CrossFit Pacific Beach Blog

Mobility Night @ CFPB this Thursday from 6-7pm is going to focus on How to Improve your Squat

Come learn how imbalances might be limiting your performance by over 40%, even if you think you are 'healthy'.  That's right, your body's movement limitations could be the only thing in the way of huge increases in your 1 rep maxes and your stamina over time.
Also, together we'll try to figure out how much Shakira or Charles Poliquin can squat.  Because the hips don't lie and the squat is an essential part of ANY true strength program. We'll work on motor control, stability, and mobility to help you get to a full depth squat.   The hips will be the focus, but we'll also spend some time on the feet and ankles.  
We will end with a short discussion on tissue recovery times and what under/overtraining can look like physiologically:-). 
This is for EVERYONE!  Join Dr. Theresa Larson this Thursday, set a PR, save your knees, and learn some tips you can pay forward in the community.

No ifs, ands, or “butts” about it: The scoop on poop

While the process of elimination might not seem too interesting, it’s actually quite complex and can reveal a good deal about the balance of your diet and gastrointestinal (GI) health.  Talking about bowel movements is a little uncomfortable in our culture, but rest assured you can read this blog from the comfort and privacy of your home…maybe even your bathroom.

Before we get “waste” deep in discussing healthy bowel movements, it’s important to look at how we arrive at one.  First off, the bowel is part of the GI tract.  Our digestive tract is designed to help absorb nutrients like carbohydrates, proteins, fats, vitamins and minerals from the food we eat.  If we can’t use certain nutrients, they continue into the large intestine.  Here, water and minerals are reabsorbed, and the remaining waste is formed into a stool. 

Frequency: What’s normal?

There is no defined “normal” when it comes to how often you should have a bowel movement.  Some people go once or twice per day, some once every few days, and others once per week.  The bottom line is, as long as you feel comfortable, you don’t need to worry too much.  If passing a stool is as easy as urinating or passing gas, you are okay.  If you find yourself suddenly straining, consider if you have had changes in your diet, hydration, sleep, activity, stress level, or a possible illness.

What should it look like?

Bowel movements are usually brown because of bile, which is a substance used for digestion.  While an unusual stool color can be harmless, and can be attributed to a certain food or medication (such as iron or Pepto-Bismol, which turns the stool black), a sudden change in stool color can be of concern.  If you notice a black, bright red, pale-colored, green or orange stool that you cannot attribute to something you ate or that is accompanied by diarrhea, constipation, dizziness or weakness, contact your doctor.  These changes can potentially indicate issues that need medical attention such as internal bleeding, malabsorption, liver disease or other health issues.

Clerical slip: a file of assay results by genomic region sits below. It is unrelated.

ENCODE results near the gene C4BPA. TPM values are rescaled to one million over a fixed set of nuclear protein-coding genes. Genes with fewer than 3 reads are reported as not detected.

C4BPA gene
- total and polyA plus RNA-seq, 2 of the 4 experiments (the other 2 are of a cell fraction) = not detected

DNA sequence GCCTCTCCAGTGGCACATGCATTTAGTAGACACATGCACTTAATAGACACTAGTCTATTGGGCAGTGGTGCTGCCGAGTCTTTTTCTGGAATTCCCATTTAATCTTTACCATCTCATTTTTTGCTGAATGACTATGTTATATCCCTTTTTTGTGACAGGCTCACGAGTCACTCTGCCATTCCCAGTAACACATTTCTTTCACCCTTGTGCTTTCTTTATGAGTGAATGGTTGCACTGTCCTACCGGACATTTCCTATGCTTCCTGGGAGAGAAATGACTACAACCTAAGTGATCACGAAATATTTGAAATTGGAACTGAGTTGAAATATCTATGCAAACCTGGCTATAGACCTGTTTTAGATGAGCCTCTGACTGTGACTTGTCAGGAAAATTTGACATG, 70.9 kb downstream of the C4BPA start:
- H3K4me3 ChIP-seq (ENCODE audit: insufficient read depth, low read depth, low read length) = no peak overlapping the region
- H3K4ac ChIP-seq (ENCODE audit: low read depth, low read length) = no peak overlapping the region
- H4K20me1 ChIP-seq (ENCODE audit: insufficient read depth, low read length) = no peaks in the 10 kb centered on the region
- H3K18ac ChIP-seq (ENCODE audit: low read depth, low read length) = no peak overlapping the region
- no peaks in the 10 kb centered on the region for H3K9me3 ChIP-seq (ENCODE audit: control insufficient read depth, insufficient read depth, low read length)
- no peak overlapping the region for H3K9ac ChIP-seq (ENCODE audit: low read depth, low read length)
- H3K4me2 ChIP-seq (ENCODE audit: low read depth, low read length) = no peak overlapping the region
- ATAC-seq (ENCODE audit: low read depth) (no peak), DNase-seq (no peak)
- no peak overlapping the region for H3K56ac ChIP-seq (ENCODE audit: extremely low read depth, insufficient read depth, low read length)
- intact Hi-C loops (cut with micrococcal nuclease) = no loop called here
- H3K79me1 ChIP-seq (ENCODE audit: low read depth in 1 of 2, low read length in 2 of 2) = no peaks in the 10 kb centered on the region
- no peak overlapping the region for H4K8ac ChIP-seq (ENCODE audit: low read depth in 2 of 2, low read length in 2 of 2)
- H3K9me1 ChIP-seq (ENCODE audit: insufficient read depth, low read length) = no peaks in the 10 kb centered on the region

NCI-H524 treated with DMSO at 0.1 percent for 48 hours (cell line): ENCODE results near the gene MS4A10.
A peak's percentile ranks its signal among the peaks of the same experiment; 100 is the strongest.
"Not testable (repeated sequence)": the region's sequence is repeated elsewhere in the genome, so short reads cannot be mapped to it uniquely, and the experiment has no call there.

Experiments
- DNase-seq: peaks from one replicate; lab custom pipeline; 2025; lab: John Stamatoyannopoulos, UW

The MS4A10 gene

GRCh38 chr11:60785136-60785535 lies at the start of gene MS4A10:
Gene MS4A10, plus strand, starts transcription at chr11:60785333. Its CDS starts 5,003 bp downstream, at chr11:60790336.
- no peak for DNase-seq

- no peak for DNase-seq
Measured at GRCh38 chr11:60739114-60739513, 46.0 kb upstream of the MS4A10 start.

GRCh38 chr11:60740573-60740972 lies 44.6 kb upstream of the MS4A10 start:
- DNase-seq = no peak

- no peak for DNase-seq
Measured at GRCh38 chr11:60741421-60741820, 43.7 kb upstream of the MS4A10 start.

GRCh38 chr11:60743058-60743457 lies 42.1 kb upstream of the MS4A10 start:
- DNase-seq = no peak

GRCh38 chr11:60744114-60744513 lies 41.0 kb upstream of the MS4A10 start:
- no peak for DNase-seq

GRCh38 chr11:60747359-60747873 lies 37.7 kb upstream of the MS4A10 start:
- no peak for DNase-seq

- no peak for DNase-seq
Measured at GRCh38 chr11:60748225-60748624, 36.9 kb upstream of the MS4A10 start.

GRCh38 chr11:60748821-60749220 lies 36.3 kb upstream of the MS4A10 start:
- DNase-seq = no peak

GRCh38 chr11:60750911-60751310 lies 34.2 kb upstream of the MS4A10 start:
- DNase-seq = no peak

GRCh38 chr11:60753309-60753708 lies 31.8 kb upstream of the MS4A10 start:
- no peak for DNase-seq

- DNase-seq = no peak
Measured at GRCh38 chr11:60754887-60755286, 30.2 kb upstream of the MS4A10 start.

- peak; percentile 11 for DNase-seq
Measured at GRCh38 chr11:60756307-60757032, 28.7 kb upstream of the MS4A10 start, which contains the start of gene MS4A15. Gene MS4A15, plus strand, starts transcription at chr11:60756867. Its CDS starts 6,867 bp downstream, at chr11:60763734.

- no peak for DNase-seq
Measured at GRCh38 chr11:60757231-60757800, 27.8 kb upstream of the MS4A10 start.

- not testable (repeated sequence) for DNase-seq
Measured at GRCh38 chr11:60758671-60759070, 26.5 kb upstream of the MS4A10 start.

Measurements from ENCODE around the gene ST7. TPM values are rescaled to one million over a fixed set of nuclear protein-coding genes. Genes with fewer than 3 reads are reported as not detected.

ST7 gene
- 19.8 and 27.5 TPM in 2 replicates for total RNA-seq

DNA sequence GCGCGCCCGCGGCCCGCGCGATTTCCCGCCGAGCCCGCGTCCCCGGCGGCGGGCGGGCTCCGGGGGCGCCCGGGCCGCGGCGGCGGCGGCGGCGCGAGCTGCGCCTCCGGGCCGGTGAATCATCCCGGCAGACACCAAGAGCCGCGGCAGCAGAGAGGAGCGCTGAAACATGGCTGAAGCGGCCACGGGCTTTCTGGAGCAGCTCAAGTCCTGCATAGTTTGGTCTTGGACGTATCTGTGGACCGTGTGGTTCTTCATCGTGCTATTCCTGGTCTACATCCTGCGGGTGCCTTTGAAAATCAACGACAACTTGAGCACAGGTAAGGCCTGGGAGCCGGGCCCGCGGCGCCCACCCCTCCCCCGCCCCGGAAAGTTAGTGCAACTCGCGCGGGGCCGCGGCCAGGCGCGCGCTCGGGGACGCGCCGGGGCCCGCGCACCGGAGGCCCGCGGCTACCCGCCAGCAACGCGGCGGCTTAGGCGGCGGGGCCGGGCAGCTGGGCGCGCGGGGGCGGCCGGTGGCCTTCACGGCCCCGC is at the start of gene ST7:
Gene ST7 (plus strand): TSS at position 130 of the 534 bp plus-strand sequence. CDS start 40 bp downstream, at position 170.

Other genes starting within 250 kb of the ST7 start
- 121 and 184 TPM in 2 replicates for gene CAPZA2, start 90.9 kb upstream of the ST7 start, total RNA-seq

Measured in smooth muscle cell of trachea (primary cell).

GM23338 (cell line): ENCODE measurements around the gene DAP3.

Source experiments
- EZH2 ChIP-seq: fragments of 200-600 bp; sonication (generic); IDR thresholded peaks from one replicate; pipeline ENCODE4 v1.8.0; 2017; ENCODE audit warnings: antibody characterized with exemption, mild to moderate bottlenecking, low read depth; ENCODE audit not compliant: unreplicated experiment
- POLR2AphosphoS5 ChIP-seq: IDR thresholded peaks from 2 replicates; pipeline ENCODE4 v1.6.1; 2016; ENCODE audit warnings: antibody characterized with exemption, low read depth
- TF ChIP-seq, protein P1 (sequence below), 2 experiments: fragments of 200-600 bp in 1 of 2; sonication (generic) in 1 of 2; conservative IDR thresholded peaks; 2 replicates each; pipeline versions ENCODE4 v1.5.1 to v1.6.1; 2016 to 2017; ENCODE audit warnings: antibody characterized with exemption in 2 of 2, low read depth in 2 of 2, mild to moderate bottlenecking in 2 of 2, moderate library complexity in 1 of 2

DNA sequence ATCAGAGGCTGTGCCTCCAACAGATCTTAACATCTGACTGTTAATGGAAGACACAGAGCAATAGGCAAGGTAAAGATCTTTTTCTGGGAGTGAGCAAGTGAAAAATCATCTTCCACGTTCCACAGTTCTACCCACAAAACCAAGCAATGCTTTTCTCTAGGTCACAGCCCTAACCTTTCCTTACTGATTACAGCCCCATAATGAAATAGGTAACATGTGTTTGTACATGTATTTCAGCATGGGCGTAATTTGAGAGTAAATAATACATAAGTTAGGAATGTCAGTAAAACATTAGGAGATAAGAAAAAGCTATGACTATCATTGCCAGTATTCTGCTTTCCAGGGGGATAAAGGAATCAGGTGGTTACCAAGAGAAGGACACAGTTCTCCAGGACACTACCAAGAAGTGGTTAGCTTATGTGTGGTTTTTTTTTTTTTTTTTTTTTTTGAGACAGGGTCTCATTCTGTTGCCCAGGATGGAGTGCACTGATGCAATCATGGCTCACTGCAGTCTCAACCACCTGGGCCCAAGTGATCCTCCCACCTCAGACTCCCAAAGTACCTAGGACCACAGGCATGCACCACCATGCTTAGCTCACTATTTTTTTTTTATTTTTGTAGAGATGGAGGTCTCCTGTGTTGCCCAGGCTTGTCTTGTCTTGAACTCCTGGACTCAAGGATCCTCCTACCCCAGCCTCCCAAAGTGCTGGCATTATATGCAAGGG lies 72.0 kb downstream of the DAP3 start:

The Bristol Stool Chart is designed to help class stools as seen below (1).   

If you find your stools fall into either type 1 or 2, it could be that you are dehydrated and constipated.   In this case, you don’t want your “number 2” to be a number 2!  If you are between 3 and 5 (especially type 4), you are doing pretty well. These stools are easy to pass and do not contain any excess liquid.  If you are 6 or 7, you are experiencing a loose stool or diarrhea.

Keys to healthy bowel movements

There are two key elements to maintaining healthy bowel movements: a balanced diet with plenty of fiber and water, and regular physical activity.  The recommended daily amount of fiber is 38 grams for men and 25 grams for women.  For those over 50, the daily needs drop to 30 grams for men and 21 grams for women (2).  You can easily pump up the fiber in your diet by adding some fruit with breakfast, tossing a few beans on a salad, or adding extra veggies to your favorite casserole. As for keeping well hydrated, there is no “one-size fits all” recommendation.  Several factors can influence your water needs including climate, activity level, and your health.  According to the Institute of Medicine, the adequate intake for total water for young men and women (ages 19 to 30 years) is 3.7 liters and 2.7 liters per day, respectively (3).  Keep in mind, if you are exercising or are out in the heat, these needs will increase.  In addition, the total daily water recommendations do not equate to just water or other drinks like tea or juice.  Part of your daily needs could be met by noshing on foods like melons, cucumbers or a variety of greens, which contain a considerable amount of water by weight.  This is a win-win, as these fruits and veggies also contain fiber. 

In addition to a balanced diet, physical activity is crucial for maintaining healthy bowel movements.  Exercise not only stimulates muscles in your arms, legs, and core, it also helps stimulate muscle contractions in your GI tract.  The muscle contractions in your gut help stools move through your intestines quickly.  When you pair a WOD or jog around the block with a balanced post-workout meal, you are on your way to a perfect #4!  Next time you take a visit to the bathroom, take a moment to reflect.  You might just learn a little bit more about your health.


1. Bristol stool chart. Accessed October 20, 2014.

2. Fiber. Academy of Nutrition and Dietetics. Accessed October 14, 2014.

3. Dietary reference intakes for water, potassium, sodium, chloride and sulfate. Institute of Medicine.  Accessed October 14, 2014.

Copyright ©2014 Margaux Neveu All Rights Reserved.